Proposed Bill Would Make Divorce More Difficult and Expensive
May 26, 2017 Posted in Divorce, Our Blog Share
One Texas State Representative closed out 2016 by proposing two Bills, according to an article in San Antonio Current:
- One bill more than doubles the waiting time for divorce finalization.
- The other would eliminate no-fault divorce by removing the insupportabilty (often known as no-fault) grounds option.
While the Representative claims that divorce deterrence is not his goal, the bill would likely stop many couples from ending marriages that cannot be fixed. Any Dallas divorce attorney might question whether these steps would lead to happier marriages — or cause damage to both parties, not to mention their children.
A Requirement to Prove Fault Can Lead to Unnecessary Pain and Financial Strife
On the surface, the concept of making divorce more difficult may seem admirable, but removing the no-fault ground of insupportability automatically leads to contentious battles by forcing one party to blame the other. The end results are as follows:
- Divorce becomes more expensive. The filing party must now create an evidence-based case while the other party must build a defense. These requirements add significant time and expense to the process.
- It does not serve the best interests of the children. Contentious divorce creates unhappy parents who transmit their stress to the children, even when they attempt to avoid it. Additionally, if parents who cannot resolve their issues end the divorce process, children often live in their homes witnessing parents who do not get along.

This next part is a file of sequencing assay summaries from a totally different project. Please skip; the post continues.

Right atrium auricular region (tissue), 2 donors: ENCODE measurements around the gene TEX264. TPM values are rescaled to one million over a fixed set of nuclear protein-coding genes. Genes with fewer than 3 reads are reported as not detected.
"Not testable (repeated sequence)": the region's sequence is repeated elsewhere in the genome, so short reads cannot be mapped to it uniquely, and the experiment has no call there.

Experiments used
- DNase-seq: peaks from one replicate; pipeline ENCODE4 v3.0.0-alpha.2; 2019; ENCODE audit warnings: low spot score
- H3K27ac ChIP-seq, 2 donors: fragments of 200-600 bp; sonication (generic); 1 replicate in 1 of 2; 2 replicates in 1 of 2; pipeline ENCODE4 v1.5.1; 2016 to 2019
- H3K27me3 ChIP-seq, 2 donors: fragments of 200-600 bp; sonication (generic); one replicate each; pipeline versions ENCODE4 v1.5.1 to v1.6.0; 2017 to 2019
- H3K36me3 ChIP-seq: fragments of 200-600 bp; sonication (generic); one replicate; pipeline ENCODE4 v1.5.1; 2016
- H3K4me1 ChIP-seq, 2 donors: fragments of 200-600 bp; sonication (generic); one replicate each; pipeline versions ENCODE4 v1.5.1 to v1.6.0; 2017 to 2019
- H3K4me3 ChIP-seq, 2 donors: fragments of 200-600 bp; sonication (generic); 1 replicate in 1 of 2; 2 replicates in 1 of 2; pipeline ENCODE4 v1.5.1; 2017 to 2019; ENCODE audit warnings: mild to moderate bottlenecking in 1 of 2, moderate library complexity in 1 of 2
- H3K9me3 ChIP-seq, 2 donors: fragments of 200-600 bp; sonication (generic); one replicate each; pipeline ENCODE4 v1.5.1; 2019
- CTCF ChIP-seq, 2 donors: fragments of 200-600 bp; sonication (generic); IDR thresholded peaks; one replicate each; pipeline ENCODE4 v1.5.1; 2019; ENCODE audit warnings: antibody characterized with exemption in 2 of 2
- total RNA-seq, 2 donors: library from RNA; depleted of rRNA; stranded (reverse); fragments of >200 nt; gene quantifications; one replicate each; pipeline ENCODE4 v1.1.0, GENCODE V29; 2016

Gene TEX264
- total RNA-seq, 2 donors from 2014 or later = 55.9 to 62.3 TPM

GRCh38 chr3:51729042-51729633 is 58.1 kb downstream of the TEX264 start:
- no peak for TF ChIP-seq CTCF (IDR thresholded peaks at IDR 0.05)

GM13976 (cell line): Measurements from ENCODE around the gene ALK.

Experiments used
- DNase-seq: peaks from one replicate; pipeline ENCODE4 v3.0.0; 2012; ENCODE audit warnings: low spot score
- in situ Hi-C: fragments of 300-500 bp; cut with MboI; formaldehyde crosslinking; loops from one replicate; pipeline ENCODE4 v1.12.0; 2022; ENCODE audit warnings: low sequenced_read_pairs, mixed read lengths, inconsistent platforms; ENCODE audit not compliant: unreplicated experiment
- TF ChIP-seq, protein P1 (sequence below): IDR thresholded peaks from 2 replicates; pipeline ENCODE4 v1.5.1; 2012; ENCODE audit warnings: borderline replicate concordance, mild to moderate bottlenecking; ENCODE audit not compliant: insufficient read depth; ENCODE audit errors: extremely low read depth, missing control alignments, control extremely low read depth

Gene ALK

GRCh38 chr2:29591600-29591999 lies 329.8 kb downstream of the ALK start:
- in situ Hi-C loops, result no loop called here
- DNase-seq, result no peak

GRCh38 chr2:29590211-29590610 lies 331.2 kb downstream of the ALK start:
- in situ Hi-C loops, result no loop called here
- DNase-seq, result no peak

- It can remove a vital outlet for spouses in abusive relationships. Keeping in mind that emotional abuse is more common than physical abuse, abusers are less likely to agree to fault-based divorce than ending a marriage without alleging fault.
Longer Waiting Periods Do Not Typically Lead to Resolution
Texas law already establishes a 61-day waiting period under most circumstances, but there is no particular evidence that an even longer waiting period would provide spouses with an opportunity to resolve their issues. In the majority of cases, extending the waiting period would simply prolong the suffering of spouses and their children while they wait to begin happier new lives.
At this point, the bills have not been signed into law, but early signs indicate that one or both bills might potentially be passed in some form. Even if they are approved, however, an experienced divorce lawyer can help find ways to make the process as simple as possible while reducing the stress. Regardless of the bill’s final outcome, there are many way to simplify the divorce process. Contact us to learn how we can help.